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Hebrew 101
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Lessons 202
Lesson 1

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Lesson 2 שִׁעוּר

More Hebrew Letters

  • Let's look on some non-trivial letters now. They would be somewhat unusual (right, like those we've seen before were trivial, huh.)

      Letter Name Pronounced as
    1 shin sh
    2 sin s
    3 hei h
    4 khet kh or ch in chutzpah

    Hey, wait a minute. Aren't two of them the same? And besides, we've seen one "s" already, didn't we? That was (samekh), right? Ok, ok, let's calm down and take a closer look.

  • The letters  (Shin) and (Sin) - are for "sh" and "s", respectively. In non-vocalized writing ("no points and dashes") these two letters are writtene exactly the same way. In the alphabeth they are considered to be one letter. (There is some hypotetical explanation, involving referrals to ancient dialects mentioned somewhere in Tanakh, but I'd advise to not even bother understanding it. Try just to memorize the fact.) You may compare it to English "th" which has different pronunciation in "this" and "thumb". There are very few words in Hebrew that could be confused because of Shin and Sin. Most words are well known (we'll discuss it below, in this lesson.)

  • Samekh and Sin in modern Hebrew are pronounced exactly the same way. They probably were different few thousand years ago, but we've lost any track of it.
    Now, to make it a little easier:  

    • Let's just remember two letters: (Shin) for "Sh" and (samekh) for "S".

    • Also, let's remember that we have that "ridiculous" letter , which is written same way as "Sh", and is read as "S".

    • Let's not bother explaining it, unless you're going to write a PhD research in historical linguistics or something.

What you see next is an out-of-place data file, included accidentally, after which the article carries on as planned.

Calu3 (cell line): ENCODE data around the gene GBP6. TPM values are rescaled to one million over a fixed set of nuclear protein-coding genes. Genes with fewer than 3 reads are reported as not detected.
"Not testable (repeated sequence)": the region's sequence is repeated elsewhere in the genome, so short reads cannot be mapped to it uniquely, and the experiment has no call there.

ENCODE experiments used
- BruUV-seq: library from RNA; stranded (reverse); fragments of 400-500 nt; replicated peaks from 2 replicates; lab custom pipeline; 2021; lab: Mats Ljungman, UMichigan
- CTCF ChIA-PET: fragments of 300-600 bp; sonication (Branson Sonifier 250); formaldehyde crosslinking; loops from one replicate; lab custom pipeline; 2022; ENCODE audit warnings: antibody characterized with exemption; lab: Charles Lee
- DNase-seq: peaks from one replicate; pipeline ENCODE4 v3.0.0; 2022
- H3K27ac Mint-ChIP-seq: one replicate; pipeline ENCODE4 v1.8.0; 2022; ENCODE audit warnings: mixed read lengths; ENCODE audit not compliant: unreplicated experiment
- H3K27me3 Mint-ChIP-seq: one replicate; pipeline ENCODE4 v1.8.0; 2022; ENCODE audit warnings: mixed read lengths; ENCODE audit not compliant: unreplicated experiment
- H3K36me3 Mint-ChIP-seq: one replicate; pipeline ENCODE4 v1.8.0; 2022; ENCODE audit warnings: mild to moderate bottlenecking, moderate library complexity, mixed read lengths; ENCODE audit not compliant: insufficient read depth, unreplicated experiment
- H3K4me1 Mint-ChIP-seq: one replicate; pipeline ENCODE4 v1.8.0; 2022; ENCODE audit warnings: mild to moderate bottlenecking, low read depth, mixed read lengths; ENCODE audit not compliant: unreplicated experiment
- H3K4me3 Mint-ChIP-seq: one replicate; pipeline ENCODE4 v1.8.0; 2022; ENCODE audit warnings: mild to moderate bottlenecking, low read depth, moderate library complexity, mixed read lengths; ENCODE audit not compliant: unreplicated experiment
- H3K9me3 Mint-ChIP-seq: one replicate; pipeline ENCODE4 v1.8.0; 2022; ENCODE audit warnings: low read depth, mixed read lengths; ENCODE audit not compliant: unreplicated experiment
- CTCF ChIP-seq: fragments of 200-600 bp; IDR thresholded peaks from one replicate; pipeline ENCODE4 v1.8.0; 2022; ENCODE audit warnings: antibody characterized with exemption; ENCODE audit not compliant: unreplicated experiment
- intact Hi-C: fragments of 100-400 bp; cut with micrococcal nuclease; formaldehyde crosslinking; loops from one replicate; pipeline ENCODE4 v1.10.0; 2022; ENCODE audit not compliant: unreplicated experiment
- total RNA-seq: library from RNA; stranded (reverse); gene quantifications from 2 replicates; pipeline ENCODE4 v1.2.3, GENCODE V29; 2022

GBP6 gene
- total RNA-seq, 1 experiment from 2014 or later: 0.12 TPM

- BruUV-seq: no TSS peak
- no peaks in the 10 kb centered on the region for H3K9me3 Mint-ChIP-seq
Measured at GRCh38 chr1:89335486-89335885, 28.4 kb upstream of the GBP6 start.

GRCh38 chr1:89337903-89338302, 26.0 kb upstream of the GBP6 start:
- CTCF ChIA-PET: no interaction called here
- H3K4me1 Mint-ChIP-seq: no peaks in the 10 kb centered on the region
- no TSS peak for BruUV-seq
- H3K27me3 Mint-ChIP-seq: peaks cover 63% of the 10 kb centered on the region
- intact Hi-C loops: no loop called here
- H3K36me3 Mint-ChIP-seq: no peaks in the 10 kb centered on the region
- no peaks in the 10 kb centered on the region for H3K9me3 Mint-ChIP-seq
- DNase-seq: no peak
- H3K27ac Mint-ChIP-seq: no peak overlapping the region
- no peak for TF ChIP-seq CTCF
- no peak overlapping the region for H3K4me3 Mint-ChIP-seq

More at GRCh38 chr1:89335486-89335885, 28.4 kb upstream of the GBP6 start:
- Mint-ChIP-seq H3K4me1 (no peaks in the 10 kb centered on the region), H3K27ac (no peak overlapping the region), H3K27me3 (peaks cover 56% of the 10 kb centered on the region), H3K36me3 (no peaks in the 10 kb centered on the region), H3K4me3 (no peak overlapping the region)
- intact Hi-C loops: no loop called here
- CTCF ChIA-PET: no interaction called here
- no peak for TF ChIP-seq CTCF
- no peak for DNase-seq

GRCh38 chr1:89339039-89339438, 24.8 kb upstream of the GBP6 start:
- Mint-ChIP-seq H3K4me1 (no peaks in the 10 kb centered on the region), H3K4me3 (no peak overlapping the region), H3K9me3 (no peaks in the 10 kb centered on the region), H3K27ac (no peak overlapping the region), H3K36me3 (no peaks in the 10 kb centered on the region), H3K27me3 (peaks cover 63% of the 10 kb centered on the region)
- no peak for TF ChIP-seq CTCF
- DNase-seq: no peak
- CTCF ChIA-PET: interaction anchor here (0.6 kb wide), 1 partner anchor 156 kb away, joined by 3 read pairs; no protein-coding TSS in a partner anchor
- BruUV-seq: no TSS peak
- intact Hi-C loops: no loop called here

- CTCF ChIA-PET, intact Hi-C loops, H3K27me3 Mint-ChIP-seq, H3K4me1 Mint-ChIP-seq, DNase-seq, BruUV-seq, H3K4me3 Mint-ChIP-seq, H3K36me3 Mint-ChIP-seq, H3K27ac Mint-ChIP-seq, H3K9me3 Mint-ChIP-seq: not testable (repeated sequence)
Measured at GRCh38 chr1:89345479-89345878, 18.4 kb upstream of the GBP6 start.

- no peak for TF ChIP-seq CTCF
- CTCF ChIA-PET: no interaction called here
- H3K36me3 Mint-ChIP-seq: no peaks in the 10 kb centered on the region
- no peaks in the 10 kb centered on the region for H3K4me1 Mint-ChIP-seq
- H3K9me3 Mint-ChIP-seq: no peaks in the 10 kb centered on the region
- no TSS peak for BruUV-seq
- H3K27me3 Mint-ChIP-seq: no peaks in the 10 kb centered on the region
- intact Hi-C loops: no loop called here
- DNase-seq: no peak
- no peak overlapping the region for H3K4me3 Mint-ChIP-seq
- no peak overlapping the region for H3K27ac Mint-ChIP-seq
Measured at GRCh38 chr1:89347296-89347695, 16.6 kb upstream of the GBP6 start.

The good news is, the letter "Sin" is found 10 times rarely than "Shin".

    There are some commonly used words with Sin, but they are really-really well known to everybody, and you never got confused.

If you're not confused enough today, let's move on. ;)

  • (khet) was once a guttural sound, specific to Semitic languages; Jews from Arab countries preserved that pronunciation. Today most Israelis pronounce it like Ch in Yiddish word chutzpah

  • (hei) is more or less same as h in English.

  • Diacritic (vocalization) marks.
      Vocalization Name Pronounced as:

    X  (a dot below the letter)

    khiriq i in give, ee in feet
    2 X (a dot above the letter on the left) cholam o in more
    3 X
    qubbootz u in put, oo in book

  • Some vowels are still written as letters, or, to be precise, a combination of a letter and a diacritic mark:
      Vocalization Name Pronounced as:

    chiriq maleh i in give, ee in feet
    5 X холам мале о
    6 X шурук у

    Historically, in ancient Hebrew there was a variety of long, short, and ulta-short vowels. With the time (when Hebrew was lost as spoken language) they evolved and long vowels became almost undistinguishable from the short ones, (or turned into dipthongs (i.e., two vowel pronunciation, like "oi" and "ei".) So, we'll see about three or four variations for each vowel in Hebrew, and learn about the role they play in Hebrew morphology (i.e., structuring Hebrew words.)

Word math: Word = Root + Model.